As the first order of business in reclaiming our lost mojo, Mr. Thompson and I agreed that we had to make a vehicle change. The 4-Runner was sadly sold last year so we decided that we needed to start looking for a replacement. "Start looking" meant 3 minutes at the Nissan dealership. And like that (finger snap) we are back into the game.
















Not to mention that the dog is happy to have a ride again. We'll call it "Mojo" and oh the places we will go...

Infertility Coping Strategy #2 - have FUN (not funK)!

Cheers.




- Posted using BlogPress from
my iPhone

Tuesday, August 14, 2012

It's My Party and I'll Cry If I Want To

The last post was my all-time favorite.  Not because of what I wrote (because I actually whipped it up without a lot of thought), but because of how you responded.

Best.  Comments.  Ever.

I've gone back and read them all at least 10 times each and every time I do, I feel a sense of peace and comfort knowing that there are others who understand.

Strangers, yet friends, who know what I know and even what I don't.  How grateful I am to realize that I'm not alone on this journey.  I'm not the first person to walk the path of infant loss, infertility, altered dreams and hopes not yet realized... nor am I the last.

I go back to the Welcome To Holland anaolgy because although this isn't where I thought I would be ten years ago (I thought I bought a ticket to Italy...) I am learning to appreciate this place in my life.

The journey is teaching me that.  So thank you for taking this walk with me...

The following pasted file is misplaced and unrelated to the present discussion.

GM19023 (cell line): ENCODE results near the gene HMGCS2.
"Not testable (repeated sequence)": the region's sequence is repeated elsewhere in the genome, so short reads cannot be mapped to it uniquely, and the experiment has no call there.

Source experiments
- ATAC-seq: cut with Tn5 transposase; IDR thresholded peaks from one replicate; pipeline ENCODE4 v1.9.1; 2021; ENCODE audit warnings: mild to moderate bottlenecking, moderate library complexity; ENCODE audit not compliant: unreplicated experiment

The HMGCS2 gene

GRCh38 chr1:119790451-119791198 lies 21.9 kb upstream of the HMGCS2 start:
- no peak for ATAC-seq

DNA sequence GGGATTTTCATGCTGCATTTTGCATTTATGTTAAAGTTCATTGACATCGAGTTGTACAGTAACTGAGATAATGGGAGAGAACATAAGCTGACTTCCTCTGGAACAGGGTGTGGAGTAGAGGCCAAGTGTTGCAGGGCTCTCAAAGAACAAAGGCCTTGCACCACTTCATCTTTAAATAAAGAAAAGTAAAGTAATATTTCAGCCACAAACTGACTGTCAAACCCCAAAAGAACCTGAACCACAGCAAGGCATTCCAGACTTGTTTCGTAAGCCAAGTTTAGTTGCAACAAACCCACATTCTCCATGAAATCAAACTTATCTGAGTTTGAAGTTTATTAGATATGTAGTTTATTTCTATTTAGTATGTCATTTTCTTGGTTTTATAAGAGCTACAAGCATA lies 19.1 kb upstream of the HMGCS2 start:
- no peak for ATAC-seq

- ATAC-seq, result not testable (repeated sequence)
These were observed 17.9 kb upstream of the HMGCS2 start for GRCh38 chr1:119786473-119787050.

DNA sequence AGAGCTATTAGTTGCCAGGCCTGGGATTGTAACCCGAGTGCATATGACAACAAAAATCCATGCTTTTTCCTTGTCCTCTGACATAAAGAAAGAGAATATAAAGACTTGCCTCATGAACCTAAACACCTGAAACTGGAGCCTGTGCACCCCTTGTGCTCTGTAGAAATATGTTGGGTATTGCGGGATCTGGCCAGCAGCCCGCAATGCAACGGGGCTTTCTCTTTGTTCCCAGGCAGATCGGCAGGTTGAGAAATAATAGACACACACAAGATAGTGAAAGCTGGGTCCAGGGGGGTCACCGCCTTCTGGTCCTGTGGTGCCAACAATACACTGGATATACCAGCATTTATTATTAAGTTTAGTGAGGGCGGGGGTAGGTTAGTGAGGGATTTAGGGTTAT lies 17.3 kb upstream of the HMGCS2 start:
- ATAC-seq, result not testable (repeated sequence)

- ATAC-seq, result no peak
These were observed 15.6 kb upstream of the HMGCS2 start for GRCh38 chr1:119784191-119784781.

Ereka's comment asked an important question about coping strategies, one that I have also wondered about (and even Googled) a gazillion times.  So I'll turn it over to the team of experts (yeah, that's you) for more excellent feedback.

I'll kick it off with one coping strategy that I am in the middle of learning.  It was something I said in my last post:  Mourn it.  Cry over it.  Feel it. (Infertility Coping Strategy #1)

Sometimes I don't think that we give ourselves permission to really recognize that it's a big deal. We 
don't validate our feelings - whatever those feelings may be.  Face it - a fertility problem may, in fact,
 be one of the most difficult challenges you or I will ever face. That's a true statement whether we have other children, a happy marriage, a plethora of blessings...or not.   Acknowledging that is key to any coping strategy.  It's normal to feel a monumental sense of loss, to feel stressed, sad, and 
disappointed...and you know what??... IT'S  OKAY that we feel that way!

So don't feel bad...for feeling bad.

In real life I'm a closet mourner and the Queen of Guilt and Shame (For heaven's sake, that's why I 
started an anonymous blog!).  I have to get over that because it's just not healthy.  We (meaning, I) 
have to quit secretly walking around in real life with a hidden scarlet letter "I" stamped across our (my) chest.  

Like it's a shameful secret or something.

I have a dear friend that has been going through some stuff.  She too, unexpectedly landed in Holland when she thought she was going to the exotic Costa Rica.  Big disappointment with an altered plan. 
She recently announced on her blog that she had to ask for professional help and is getting treatment 
for depression.  When I read this my first thought was that she was so incredibly brave...and then realized that she is not only brave, but REAL!  

Another friend got up in church and acknowledged publicly that their twins were a product if IVF.  
At first I was taken aback because it came so quick and naturally but then I wanted to stand up and applaud when people looked shocked.  She openly discussed the pain of infertility and I was touched as one of the silent sufferers.

Kudos to both of them for being authentic.  For mourning, crying, and feeling...with honesty, grace and without an ounce shame.  By example they have inspired me to live my truth because only then 
can we move on towards healing from the things that hurt us all.

That's essentially all I've got - how about you?    

What are your coping strategies for infertility and/or general disappointment?